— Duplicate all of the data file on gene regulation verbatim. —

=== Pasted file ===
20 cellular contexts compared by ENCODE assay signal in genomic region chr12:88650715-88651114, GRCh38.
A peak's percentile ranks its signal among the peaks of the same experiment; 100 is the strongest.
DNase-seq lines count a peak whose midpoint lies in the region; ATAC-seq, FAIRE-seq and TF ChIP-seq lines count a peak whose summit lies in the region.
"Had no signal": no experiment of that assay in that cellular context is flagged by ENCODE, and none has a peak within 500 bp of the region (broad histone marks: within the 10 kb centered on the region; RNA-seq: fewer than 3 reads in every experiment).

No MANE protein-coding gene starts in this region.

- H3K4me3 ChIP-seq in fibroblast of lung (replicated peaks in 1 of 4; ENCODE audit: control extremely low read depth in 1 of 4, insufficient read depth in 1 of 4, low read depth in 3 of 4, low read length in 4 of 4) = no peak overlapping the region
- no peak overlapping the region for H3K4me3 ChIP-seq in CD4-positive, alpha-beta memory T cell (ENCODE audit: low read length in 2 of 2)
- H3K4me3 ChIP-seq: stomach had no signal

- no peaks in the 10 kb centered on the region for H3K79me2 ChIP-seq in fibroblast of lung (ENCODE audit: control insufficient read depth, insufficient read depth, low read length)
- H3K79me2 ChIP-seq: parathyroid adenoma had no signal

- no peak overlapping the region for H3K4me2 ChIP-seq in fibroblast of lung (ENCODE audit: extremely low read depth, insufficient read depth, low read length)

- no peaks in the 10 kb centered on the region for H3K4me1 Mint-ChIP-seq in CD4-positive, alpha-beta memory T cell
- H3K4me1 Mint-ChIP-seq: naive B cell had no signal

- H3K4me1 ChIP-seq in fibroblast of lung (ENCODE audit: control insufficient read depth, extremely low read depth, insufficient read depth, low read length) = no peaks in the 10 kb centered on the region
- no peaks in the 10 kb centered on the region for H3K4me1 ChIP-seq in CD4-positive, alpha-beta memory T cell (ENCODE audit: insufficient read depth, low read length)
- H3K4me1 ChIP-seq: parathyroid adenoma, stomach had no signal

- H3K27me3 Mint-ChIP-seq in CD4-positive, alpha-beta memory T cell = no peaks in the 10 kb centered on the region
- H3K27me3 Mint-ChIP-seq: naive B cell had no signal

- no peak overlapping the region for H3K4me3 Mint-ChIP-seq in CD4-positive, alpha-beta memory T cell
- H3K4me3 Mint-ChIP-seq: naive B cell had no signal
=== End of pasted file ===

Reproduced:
20 cellular contexts compared by ENCODE assay signal in genomic region chr12:88650715-88651114, GRCh38.
A peak's percentile ranks its signal among the peaks of the same experiment; 100 is the strongest.
DNase-seq lines count a peak whose midpoint lies in the region; ATAC-seq, FAIRE-seq and TF ChIP-seq lines count a peak whose summit lies in the region.
"Had no signal": no experiment of that assay in that cellular context is flagged by ENCODE, and none has a peak within 500 bp of the region (broad histone marks: within the 10 kb centered on the region; RNA-seq: fewer than 3 reads in every experiment).

No MANE protein-coding gene starts in this region.

- H3K4me3 ChIP-seq in fibroblast of lung (replicated peaks in 1 of 4; ENCODE audit: control extremely low read depth in 1 of 4, insufficient read depth in 1 of 4, low read depth in 3 of 4, low read length in 4 of 4) = no peak overlapping the region
- no peak overlapping the region for H3K4me3 ChIP-seq in CD4-positive, alpha-beta memory T cell (ENCODE audit: low read length in 2 of 2)
- H3K4me3 ChIP-seq: stomach had no signal

- no peaks in the 10 kb centered on the region for H3K79me2 ChIP-seq in fibroblast of lung (ENCODE audit: control insufficient read depth, insufficient read depth, low read length)
- H3K79me2 ChIP-seq: parathyroid adenoma had no signal

- no peak overlapping the region for H3K4me2 ChIP-seq in fibroblast of lung (ENCODE audit: extremely low read depth, insufficient read depth, low read length)

- no peaks in the 10 kb centered on the region for H3K4me1 Mint-ChIP-seq in CD4-positive, alpha-beta memory T cell
- H3K4me1 Mint-ChIP-seq: naive B cell had no signal

- H3K4me1 ChIP-seq in fibroblast of lung (ENCODE audit: control insufficient read depth, extremely low read depth, insufficient read depth, low read length) = no peaks in the 10 kb centered on the region
- no peaks in the 10 kb centered on the region for H3K4me1 ChIP-seq in CD4-positive, alpha-beta memory T cell (ENCODE audit: insufficient read depth, low read length)
- H3K4me1 ChIP-seq: parathyroid adenoma, stomach had no signal

- H3K27me3 Mint-ChIP-seq in CD4-positive, alpha-beta memory T cell = no peaks in the 10 kb centered on the region
- H3K27me3 Mint-ChIP-seq: naive B cell had no signal

- no peak overlapping the region for H3K4me3 Mint-ChIP-seq in CD4-positive, alpha-beta memory T cell
- H3K4me3 Mint-ChIP-seq: naive B cell had no signal